Interest cascades into small, micro caps


By Krystine Lumanta

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The small and micro-cap segments are expected to attract more interest and flows this year off the back of market predictions for good equity returns throughout 2014.

“We’ve definitely noticed that as the market has become more confident following some good numbers and returns, there’s more of a trickle down in interest in small caps and a little bit of micro-caps as well,” NovaPort Capital portfolio manager Sinclair Currie told financialobserver.

“We have started to see that trickle-down effect play out, but I wouldn’t say it’s a deluge.

“Typically, as people become more confident they look at what else is available outside of Australian equities. Especially if they’ve made the step to buy equities, it’s not a complete leap of faith to start thinking about small companies and similarly micro-caps as well.”

The two key factors driving investor interest came down to the potential of the small company and also the buying opportunity, Currie said.

“Typically, there’s a long track record of small companies that end up becoming very big companies, so they’ve been very good investments along the way,” he said.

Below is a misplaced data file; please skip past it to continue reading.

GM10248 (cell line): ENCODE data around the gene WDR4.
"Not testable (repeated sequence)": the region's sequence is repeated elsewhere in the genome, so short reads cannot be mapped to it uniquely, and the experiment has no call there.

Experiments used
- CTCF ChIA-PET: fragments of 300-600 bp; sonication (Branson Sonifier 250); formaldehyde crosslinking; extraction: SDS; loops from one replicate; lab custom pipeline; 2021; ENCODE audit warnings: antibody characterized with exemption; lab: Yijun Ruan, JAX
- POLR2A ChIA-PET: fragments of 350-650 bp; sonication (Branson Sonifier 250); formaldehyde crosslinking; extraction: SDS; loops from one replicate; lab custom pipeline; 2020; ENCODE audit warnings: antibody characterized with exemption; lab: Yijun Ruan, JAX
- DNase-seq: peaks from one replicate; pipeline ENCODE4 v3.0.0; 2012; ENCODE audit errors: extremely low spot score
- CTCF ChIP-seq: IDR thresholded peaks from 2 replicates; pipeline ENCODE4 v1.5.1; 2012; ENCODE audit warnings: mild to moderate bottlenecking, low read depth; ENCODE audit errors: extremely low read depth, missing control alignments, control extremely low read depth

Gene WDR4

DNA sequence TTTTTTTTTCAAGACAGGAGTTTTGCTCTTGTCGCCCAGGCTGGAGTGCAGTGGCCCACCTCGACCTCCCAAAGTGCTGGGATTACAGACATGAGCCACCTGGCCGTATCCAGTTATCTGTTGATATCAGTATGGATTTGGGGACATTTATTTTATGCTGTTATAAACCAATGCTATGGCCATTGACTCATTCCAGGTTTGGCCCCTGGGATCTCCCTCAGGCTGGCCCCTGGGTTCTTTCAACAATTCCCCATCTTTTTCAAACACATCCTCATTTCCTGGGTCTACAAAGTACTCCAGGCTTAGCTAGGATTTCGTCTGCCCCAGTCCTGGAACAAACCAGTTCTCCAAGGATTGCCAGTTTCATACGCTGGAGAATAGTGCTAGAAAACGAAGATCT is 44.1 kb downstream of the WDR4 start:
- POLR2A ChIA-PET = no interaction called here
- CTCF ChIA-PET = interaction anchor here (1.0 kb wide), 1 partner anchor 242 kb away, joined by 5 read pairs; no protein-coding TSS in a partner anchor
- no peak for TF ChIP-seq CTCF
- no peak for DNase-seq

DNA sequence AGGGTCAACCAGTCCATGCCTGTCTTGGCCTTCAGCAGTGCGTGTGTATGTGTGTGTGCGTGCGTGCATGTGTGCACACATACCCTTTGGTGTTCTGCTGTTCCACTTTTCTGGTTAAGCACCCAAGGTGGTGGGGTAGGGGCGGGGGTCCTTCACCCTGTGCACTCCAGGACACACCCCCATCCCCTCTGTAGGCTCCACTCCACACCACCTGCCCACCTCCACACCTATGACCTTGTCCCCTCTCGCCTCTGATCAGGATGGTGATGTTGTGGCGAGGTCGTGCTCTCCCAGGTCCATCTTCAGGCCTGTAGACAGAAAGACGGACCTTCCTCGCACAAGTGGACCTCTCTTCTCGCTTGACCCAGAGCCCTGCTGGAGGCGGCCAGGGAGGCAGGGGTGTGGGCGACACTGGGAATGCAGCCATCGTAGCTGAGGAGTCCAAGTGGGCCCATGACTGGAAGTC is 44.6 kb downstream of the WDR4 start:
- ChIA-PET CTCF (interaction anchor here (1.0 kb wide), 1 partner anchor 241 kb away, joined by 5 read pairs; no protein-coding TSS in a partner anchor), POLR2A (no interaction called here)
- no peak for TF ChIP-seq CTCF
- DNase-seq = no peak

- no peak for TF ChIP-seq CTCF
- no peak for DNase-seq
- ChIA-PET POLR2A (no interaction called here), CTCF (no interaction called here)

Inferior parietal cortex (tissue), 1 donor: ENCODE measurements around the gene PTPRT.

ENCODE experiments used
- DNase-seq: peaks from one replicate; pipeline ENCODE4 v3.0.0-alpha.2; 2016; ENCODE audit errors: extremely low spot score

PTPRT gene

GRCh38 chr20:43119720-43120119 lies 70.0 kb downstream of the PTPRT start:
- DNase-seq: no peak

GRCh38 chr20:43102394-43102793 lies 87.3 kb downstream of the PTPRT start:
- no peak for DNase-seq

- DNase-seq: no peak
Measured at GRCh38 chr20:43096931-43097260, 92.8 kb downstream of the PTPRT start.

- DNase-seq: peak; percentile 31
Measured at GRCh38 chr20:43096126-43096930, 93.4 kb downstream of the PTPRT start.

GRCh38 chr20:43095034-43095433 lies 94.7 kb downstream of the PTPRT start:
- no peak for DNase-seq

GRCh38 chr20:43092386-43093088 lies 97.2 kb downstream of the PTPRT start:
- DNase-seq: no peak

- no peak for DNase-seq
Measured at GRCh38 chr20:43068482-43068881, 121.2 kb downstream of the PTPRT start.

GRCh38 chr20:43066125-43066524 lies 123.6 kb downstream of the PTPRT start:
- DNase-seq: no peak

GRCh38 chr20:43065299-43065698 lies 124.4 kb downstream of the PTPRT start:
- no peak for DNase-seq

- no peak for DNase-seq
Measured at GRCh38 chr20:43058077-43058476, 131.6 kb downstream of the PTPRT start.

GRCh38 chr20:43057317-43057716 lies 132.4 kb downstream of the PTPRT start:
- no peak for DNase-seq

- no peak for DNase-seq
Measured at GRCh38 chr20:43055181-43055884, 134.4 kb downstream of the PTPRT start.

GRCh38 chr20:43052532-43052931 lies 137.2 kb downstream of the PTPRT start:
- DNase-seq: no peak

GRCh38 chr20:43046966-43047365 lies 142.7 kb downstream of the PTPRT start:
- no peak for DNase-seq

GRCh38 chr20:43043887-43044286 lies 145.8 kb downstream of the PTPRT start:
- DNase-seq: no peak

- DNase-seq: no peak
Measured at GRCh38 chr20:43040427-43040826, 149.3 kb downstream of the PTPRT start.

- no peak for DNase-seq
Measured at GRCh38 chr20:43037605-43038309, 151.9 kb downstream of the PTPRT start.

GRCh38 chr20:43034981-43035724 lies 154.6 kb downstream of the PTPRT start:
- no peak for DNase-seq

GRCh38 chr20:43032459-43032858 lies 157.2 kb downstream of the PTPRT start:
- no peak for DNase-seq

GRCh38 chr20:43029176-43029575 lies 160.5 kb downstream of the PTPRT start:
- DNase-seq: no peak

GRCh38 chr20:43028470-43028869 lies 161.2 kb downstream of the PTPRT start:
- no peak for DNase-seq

“A lot of people are attracted to that idea – buying small companies that have a growth trajectory.

“Secondly, this is a segment of the market that’s not so obvious as Telstra, so there’s probably less attention on these stocks and therefore [they] represent good buying opportunities and are fundamentally cheap because they’re ignored or forgotten by the market.”

However, when it came to retail versus institutional investors, the driving factors were different, he said.

“Institutional investors are probably more driven by fund flow, whereas retail investors are driven by confidence,” he said.

“But what drives the institutional investors’ fund flow is probably the retail investor confidence, so I’d say they generally move lockstep.”

In addition, advisers were looking at small and micro-cap investing for their clients in different ways, he said.

In response to whether research coverage on the small and micro-cap markets was adequate, he said the sectors were reasonably well covered, but there was a long tail of small companies that was not covered at all.

“It’s really hit and miss,” he said.

“With the larger, more liquid names it’s ample and more than enough for investors to be able to find information.

“Typically the research is provided by brokers and brokers typically like to cover stocks where they can get remunerated by brokerage or corporate finance, so for those stocks which aren’t doing that many deals and not much turnover, there’s very little research.”

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